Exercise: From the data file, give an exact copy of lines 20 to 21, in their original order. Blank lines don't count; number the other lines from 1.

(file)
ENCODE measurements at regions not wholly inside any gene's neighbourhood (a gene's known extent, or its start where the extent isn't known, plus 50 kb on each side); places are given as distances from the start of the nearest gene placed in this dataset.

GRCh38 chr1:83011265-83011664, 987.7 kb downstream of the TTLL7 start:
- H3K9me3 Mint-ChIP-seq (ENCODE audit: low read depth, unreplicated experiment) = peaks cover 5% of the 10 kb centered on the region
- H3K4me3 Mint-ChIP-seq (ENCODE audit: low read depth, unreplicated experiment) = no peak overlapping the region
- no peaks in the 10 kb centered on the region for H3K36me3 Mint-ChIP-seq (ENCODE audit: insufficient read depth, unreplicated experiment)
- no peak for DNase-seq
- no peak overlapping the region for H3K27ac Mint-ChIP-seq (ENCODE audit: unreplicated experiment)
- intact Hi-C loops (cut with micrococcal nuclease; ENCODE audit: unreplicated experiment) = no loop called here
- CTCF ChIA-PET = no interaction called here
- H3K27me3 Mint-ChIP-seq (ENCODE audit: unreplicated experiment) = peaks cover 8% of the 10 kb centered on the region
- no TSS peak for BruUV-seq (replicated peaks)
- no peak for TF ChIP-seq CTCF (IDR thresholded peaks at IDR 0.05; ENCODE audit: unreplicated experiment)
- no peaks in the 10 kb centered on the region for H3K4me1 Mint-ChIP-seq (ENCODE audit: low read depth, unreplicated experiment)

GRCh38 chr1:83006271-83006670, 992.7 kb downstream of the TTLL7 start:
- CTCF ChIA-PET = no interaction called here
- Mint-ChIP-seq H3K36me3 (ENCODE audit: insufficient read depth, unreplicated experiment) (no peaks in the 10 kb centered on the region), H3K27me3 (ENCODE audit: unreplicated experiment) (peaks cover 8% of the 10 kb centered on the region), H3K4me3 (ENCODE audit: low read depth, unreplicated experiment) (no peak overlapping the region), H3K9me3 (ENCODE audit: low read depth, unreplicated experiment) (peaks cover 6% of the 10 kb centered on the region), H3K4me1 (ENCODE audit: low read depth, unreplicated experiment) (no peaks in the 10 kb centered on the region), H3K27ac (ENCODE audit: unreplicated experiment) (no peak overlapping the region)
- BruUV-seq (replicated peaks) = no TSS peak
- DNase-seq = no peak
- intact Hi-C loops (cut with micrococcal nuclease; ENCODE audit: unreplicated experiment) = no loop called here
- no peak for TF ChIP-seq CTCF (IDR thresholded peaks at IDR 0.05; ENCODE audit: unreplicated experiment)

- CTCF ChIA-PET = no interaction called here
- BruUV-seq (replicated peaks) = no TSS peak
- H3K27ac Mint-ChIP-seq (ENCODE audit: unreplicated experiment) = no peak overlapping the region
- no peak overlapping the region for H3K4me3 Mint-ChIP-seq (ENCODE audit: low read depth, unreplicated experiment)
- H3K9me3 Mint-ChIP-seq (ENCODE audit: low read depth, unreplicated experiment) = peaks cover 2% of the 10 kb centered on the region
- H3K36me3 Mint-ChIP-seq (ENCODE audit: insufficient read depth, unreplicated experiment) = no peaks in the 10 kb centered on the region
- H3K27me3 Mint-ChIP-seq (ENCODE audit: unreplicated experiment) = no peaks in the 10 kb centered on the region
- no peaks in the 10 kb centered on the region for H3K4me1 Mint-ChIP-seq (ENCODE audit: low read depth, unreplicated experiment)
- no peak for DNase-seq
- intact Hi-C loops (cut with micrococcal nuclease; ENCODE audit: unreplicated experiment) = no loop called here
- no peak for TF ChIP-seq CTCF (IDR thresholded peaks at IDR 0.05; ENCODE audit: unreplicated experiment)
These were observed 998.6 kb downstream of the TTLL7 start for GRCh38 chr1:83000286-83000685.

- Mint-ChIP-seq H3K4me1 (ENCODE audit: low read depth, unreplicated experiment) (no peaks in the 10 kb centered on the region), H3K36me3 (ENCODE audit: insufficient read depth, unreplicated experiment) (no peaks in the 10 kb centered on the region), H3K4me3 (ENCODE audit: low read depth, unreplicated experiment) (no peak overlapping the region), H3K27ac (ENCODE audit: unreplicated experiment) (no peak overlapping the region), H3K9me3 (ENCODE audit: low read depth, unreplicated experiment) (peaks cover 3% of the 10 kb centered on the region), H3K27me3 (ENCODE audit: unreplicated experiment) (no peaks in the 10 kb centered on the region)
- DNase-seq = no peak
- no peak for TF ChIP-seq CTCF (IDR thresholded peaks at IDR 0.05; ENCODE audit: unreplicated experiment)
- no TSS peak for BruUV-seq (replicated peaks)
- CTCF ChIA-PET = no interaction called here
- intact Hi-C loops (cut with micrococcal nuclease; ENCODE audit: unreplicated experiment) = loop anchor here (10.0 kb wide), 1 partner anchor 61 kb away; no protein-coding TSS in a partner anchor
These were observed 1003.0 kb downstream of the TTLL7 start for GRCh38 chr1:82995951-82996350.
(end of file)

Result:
- no peak for TF ChIP-seq CTCF (IDR thresholded peaks at IDR 0.05; ENCODE audit: unreplicated experiment)

- CTCF ChIA-PET = no interaction called here